Father, Husband by Scherezade Siobhan
Salò Press, 2016
112 pages – Salò
Scherezade Siobhan is an island newly and suddenly erupted from the froth of cyber poetry. Siobhan has forged a singular, expansive, incantatory voice that rolls and crashes like waves in the night; one is not sure where one is, but there is a sense of overwhelming immensity just ahead. Her first book, Bone Tongue, was published by Thought Catalog last year. Her latest, and first full-length book, is Father, Husband, published by Salò Press. Though she has sometimes been put in the Surrealist camp, her verse is more Expressionist, language brought to an ultimate pitch, full of psychic resonance:
A language that makes boats out of our bones. A
language that silhouetted a thousand and one storms
for our twin ships. A language that lassoes the rope
of my tongue through the picket fence of your
perfect teeth. The language that nests my wrists in
the sierra of your shoulder-blades
d (from “Rorschach”)
It is not an exaggeration, nor is it overreaching to say that these poems have that elusive duende, a primal, bloody, incantatory element, “a power, not a work,” Lorca explains. “It is a struggle, not a thought.” Siobhan, who is herself of Indo-Roma identity, an heiress of the cante jondo, the deep song, writes in this vein of power, passion, struggle, and trauma: “i summon duquende’s / sepulchral howl. it has syllables like paper swans, it / has hellbound verse that stirs a controversy worthy / of the most spanish red” (from “everything i know about a cante jondo or the deep song of my father’s country”). These poems seem more meant to be spoken and heard, rather than read. These are poems that want a body.
The poem “come palabra” showcases Siobhan’s fierce engagement with the language of heritage, the heritage of language: “say roma and birthright / the rhotic r. let it mother / your chest’s cradle / in a jaguar gnarr.” “Jaguar gnarr” is itself an enviable construction, especially as it complements “the rhotic r.” But there is more going on here than rhyme and rhythm; it is a reclamation of individual and cultural identity: “bring a gypsy to viva / voce the genocide, come, lingua obscura…” “Come” and variations of “to say” are repeated throughout the poem, as well as throughout the collection itself. It is an invocation, an invitation to “viva voce,” to speak into being, to resurrect: “come, caravanserai’s alizarin bathed / courtyard, come with the colonized / hosannas, come with a thousand marigolds planted between your thighs…”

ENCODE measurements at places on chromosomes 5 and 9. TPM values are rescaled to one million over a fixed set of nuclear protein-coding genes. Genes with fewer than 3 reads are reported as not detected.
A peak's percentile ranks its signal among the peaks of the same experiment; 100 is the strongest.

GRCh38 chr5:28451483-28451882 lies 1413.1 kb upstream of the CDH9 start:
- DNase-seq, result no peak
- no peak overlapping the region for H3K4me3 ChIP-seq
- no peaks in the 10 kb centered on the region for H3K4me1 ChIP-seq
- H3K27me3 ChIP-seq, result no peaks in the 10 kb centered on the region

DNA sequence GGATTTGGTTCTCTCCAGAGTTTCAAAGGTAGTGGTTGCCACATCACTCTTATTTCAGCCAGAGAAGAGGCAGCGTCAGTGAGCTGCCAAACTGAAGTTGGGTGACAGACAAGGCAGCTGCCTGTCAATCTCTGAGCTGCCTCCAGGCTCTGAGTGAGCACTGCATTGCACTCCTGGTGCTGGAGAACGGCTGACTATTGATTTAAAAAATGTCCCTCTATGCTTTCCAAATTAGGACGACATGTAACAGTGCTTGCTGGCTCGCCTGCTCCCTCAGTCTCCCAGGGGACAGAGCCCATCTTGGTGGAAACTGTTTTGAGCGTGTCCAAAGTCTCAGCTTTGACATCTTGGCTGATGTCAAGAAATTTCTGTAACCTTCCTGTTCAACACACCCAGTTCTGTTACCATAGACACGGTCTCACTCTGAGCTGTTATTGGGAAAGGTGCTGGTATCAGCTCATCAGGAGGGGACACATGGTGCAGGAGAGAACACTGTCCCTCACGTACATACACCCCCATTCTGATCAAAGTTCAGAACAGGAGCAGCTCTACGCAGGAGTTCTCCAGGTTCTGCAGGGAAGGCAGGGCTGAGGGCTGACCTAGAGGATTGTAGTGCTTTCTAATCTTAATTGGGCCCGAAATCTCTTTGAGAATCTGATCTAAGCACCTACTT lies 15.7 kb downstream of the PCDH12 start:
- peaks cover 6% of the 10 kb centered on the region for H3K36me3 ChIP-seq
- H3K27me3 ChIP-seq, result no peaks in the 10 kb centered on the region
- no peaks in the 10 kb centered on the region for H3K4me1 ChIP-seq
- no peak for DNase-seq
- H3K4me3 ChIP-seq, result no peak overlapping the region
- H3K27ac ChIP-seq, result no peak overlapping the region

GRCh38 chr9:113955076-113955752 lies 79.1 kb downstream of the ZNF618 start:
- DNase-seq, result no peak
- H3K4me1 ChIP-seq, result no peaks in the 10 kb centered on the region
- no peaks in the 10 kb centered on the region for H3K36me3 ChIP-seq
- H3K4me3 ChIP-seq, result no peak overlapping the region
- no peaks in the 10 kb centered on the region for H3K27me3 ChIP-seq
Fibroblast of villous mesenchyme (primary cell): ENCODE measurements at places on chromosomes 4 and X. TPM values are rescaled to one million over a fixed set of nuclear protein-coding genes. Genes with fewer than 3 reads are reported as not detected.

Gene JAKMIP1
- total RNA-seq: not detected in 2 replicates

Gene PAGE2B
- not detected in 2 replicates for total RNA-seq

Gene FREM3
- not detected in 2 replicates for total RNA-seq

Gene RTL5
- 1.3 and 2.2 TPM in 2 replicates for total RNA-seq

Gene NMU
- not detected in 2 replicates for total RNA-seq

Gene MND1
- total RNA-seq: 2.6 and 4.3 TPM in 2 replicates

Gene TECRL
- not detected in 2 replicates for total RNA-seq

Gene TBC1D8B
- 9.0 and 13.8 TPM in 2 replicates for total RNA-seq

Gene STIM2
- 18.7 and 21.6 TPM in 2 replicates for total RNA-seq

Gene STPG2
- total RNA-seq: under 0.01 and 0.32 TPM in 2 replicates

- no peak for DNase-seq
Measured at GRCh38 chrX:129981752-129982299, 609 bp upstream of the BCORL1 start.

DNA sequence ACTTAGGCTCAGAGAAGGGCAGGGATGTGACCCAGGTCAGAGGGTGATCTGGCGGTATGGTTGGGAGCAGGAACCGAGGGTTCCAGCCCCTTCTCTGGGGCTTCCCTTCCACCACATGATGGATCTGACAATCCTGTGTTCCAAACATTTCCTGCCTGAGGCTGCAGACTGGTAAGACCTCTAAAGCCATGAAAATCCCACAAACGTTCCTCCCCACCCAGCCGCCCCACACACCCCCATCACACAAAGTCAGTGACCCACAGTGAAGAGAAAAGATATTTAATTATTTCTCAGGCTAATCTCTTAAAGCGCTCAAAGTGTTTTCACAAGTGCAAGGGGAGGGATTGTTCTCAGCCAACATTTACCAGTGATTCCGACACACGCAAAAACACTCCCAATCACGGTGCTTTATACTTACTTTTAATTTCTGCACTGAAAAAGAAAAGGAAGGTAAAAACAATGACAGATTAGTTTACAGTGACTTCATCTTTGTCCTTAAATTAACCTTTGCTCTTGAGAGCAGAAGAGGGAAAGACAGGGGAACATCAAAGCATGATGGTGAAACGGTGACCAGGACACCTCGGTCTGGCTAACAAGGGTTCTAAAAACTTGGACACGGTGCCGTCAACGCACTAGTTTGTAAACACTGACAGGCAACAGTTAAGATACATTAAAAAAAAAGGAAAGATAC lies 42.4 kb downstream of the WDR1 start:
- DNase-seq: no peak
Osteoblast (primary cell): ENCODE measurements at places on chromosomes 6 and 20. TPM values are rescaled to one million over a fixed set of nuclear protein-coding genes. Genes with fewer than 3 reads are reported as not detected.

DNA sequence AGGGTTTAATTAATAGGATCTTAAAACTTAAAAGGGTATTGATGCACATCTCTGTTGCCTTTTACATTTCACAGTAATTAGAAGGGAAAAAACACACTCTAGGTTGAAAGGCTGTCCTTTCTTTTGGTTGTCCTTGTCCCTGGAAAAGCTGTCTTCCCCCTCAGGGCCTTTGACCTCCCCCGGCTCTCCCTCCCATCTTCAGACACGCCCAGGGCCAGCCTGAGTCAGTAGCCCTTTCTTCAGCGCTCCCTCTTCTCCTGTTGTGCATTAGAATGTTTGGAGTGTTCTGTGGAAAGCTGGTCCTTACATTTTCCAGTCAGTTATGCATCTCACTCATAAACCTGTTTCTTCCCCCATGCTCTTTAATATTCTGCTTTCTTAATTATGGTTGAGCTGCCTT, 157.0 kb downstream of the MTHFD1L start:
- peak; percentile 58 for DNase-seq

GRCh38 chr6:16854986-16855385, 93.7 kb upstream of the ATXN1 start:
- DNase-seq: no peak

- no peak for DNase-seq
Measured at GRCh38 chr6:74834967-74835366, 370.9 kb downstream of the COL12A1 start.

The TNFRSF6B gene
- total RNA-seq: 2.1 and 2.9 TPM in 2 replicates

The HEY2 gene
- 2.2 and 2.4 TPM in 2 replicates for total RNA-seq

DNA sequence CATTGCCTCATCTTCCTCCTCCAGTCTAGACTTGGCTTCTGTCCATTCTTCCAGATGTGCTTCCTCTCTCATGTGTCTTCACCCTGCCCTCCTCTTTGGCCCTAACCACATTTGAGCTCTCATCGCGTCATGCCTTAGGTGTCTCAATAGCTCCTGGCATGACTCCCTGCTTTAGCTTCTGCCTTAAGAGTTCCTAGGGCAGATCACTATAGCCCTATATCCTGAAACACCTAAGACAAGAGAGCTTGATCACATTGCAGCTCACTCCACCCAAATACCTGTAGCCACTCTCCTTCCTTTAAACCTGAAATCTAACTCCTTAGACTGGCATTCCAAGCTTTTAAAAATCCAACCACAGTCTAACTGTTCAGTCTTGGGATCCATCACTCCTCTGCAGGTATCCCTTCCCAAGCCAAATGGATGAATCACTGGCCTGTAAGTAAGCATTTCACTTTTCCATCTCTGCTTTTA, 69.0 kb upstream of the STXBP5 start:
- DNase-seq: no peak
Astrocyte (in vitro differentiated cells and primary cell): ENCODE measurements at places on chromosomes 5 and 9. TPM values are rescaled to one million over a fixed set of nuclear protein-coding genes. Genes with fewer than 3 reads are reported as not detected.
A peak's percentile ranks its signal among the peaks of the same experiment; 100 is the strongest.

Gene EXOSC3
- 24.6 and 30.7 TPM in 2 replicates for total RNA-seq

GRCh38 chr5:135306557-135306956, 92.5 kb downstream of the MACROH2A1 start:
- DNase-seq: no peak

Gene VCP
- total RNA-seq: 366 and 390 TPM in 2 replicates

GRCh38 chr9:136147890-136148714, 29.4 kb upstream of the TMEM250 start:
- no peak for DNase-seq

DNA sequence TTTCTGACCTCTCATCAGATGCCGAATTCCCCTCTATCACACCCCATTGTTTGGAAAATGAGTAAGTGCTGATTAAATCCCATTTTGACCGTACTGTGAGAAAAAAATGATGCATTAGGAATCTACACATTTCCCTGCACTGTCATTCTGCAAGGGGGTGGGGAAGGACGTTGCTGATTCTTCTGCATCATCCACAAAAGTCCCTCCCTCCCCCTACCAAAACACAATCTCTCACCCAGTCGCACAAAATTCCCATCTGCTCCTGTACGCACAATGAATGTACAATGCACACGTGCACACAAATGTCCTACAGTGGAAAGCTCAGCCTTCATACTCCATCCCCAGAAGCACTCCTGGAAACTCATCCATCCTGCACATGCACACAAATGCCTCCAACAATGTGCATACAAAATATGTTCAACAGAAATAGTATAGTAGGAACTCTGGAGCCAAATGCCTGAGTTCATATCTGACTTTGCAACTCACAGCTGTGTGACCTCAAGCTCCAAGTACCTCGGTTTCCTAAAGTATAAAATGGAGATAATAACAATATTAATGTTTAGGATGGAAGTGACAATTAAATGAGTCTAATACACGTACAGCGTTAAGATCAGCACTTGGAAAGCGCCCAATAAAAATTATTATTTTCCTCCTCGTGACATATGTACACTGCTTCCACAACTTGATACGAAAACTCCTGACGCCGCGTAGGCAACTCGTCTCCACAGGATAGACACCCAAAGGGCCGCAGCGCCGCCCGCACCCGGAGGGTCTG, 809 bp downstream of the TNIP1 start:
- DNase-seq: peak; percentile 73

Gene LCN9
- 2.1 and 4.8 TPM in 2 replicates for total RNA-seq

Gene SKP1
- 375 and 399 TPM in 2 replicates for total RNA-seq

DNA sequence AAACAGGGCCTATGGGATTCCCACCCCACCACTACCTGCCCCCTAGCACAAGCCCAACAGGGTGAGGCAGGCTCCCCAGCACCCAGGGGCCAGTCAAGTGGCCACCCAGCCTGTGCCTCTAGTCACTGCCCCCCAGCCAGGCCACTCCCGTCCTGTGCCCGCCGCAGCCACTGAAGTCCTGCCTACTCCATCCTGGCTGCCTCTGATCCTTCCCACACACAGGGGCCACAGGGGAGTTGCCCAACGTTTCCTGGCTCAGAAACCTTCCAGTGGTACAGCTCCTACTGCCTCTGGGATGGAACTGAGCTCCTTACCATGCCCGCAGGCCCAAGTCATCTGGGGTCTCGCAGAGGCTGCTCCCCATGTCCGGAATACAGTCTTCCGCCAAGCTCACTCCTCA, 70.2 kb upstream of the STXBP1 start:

“Jibril” feels the most straightforward and conversational, but it is still very raw. It begins with an admission: “The moment I come apart is not copious, / pronounced or even remotely apocalyptic.” The poem seems to subvert its own poeticness, saying “this is not poetic, but must be made into a poem”; it is almost an anti-poem. The voice is weary: “Everything already exists and I do not feel the need to grow into anything else.” What is left to be done? Is there anything left to accomplish? What is there to do but “to busy the day with something quotidian, something that can only be evidenced in peripheral vision—embassy visits, forms, phone calls, funding, grant applications.” The words “depression” or the more fashionable “ennui” do not seem to do this feeling justice. It is a deep, chronic, existential hopelessness. Or perhaps I am reading too much into it.
With her use of sustained, vowelled cadences, rhythm, repetition, alliteration, juxtaposition, (“come, my beloved / come, my backstabber / my defiant, my devoted / my pacifists, my paladins”), and a sensuous symbolism, Siobhan has forged an inimitable voice, and it is this voice that ineluctably carries the poems:
unend me / shipwreck me / bullfight me / i am your / war to word / bird to birth / feathered as fog / gray me up / stray me down / cradle & conch / pigeonpulsed / room & radio (from “querido”)
It is not a style or voice one usually comes across even in current Anglo-American writing. English-language literature has always tended toward the concrete, the vernacular, and the mundane—de rigueur of the MFA institutions. It still has not quite severed the bonds of puritanism, materialism, utilitarianism, empiricism, pragmatism, and all the other respectable English -isms that have tended to stunt vision and imagination, while looking askance or outright glaring at passion, expressionism, virtuosity, and the visionary. But Siobhan is not an Anglo-American writer; she is not of the MFA institution; she defies de rigueur. And though the poems are beautiful in and of themselves, they are not merely so. There is much at stake in these poems: identity, trauma, fear, anger, and love despite it all.
Michael Julian Arnett‘s work has appeared in BOAAT, The Portland Review, The Review Review, Queen Mob’s Teahouse, Eunoia Review, and others. He holds an MFA from Pacific University and resides in Northern California.